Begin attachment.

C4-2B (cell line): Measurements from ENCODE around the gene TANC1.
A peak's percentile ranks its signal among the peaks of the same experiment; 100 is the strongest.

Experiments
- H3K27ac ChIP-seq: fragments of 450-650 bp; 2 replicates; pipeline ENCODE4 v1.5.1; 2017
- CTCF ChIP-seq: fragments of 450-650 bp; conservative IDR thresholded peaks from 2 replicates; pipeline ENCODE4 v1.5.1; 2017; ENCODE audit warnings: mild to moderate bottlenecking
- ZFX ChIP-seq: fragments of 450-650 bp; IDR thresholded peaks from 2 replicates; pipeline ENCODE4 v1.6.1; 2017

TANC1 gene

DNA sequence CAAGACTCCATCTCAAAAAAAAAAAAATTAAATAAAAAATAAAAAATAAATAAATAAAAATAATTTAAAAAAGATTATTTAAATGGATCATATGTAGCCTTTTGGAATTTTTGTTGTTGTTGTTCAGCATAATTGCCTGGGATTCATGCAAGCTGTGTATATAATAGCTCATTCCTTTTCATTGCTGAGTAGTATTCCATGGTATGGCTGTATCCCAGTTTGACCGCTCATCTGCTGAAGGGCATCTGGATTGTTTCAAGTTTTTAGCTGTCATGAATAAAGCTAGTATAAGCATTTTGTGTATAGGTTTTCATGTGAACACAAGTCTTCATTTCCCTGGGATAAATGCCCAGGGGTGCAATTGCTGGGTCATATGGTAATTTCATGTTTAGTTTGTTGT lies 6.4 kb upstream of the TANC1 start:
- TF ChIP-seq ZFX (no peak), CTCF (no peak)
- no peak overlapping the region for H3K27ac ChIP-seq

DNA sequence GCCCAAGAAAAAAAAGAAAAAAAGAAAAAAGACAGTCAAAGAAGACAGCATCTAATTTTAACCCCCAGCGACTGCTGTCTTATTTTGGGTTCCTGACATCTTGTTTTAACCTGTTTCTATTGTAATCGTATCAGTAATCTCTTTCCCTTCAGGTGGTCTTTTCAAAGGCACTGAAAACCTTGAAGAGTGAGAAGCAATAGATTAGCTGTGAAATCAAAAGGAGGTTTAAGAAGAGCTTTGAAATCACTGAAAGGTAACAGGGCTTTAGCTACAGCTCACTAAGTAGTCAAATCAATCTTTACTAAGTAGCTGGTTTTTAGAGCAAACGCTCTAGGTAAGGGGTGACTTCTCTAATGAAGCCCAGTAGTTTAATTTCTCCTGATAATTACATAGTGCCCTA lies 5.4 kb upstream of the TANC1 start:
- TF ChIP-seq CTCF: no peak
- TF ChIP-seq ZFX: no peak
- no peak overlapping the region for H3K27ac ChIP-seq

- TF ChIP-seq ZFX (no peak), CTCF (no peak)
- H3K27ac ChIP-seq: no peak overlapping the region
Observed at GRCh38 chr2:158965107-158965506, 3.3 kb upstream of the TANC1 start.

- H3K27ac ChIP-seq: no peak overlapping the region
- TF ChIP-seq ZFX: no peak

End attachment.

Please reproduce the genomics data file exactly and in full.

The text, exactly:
C4-2B (cell line): Measurements from ENCODE around the gene TANC1.
A peak's percentile ranks its signal among the peaks of the same experiment; 100 is the strongest.

Experiments
- H3K27ac ChIP-seq: fragments of 450-650 bp; 2 replicates; pipeline ENCODE4 v1.5.1; 2017
- CTCF ChIP-seq: fragments of 450-650 bp; conservative IDR thresholded peaks from 2 replicates; pipeline ENCODE4 v1.5.1; 2017; ENCODE audit warnings: mild to moderate bottlenecking
- ZFX ChIP-seq: fragments of 450-650 bp; IDR thresholded peaks from 2 replicates; pipeline ENCODE4 v1.6.1; 2017

TANC1 gene

DNA sequence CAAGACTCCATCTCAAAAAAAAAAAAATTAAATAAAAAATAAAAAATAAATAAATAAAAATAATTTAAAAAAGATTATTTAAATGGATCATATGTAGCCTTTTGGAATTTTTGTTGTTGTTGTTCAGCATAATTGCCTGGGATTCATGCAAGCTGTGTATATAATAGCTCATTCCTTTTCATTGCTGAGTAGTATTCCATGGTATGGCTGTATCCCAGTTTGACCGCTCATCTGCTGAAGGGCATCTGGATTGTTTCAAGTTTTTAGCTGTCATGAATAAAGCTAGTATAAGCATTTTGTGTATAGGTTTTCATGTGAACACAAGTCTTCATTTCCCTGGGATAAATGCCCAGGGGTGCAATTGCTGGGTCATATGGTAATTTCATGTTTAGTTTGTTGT lies 6.4 kb upstream of the TANC1 start:
- TF ChIP-seq ZFX (no peak), CTCF (no peak)
- no peak overlapping the region for H3K27ac ChIP-seq

DNA sequence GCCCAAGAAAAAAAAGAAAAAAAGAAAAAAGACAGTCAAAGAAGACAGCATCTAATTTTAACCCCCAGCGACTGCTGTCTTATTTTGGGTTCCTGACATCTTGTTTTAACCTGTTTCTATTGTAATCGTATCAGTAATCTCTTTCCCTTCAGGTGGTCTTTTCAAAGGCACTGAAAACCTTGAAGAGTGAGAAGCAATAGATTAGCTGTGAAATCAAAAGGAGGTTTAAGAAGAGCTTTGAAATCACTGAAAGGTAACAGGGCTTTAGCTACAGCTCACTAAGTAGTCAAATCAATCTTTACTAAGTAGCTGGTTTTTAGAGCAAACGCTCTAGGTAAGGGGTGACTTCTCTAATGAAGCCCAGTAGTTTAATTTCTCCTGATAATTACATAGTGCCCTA lies 5.4 kb upstream of the TANC1 start:
- TF ChIP-seq CTCF: no peak
- TF ChIP-seq ZFX: no peak
- no peak overlapping the region for H3K27ac ChIP-seq

- TF ChIP-seq ZFX (no peak), CTCF (no peak)
- H3K27ac ChIP-seq: no peak overlapping the region
Observed at GRCh38 chr2:158965107-158965506, 3.3 kb upstream of the TANC1 start.

- H3K27ac ChIP-seq: no peak overlapping the region
- TF ChIP-seq ZFX: no peak